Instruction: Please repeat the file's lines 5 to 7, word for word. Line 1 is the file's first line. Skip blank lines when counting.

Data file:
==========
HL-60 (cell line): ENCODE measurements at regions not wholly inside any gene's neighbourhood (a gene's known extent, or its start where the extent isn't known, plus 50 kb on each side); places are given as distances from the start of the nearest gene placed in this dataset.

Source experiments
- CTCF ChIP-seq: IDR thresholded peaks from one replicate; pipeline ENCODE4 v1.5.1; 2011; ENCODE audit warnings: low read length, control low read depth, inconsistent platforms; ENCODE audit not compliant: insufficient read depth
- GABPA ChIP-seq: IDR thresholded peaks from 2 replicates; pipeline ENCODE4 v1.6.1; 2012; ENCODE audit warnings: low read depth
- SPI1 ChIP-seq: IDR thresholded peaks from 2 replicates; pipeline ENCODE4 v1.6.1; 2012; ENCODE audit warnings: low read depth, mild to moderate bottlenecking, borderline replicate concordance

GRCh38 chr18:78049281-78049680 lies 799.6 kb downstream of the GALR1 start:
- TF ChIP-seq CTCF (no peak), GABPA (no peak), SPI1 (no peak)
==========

- SPI1 ChIP-seq: IDR thresholded peaks from 2 replicates; pipeline ENCODE4 v1.6.1; 2012; ENCODE audit warnings: low read depth, mild to moderate bottlenecking, borderline replicate concordance

GRCh38 chr18:78049281-78049680 lies 799.6 kb downstream of the GALR1 start:
- TF ChIP-seq CTCF (no peak), GABPA (no peak), SPI1 (no peak)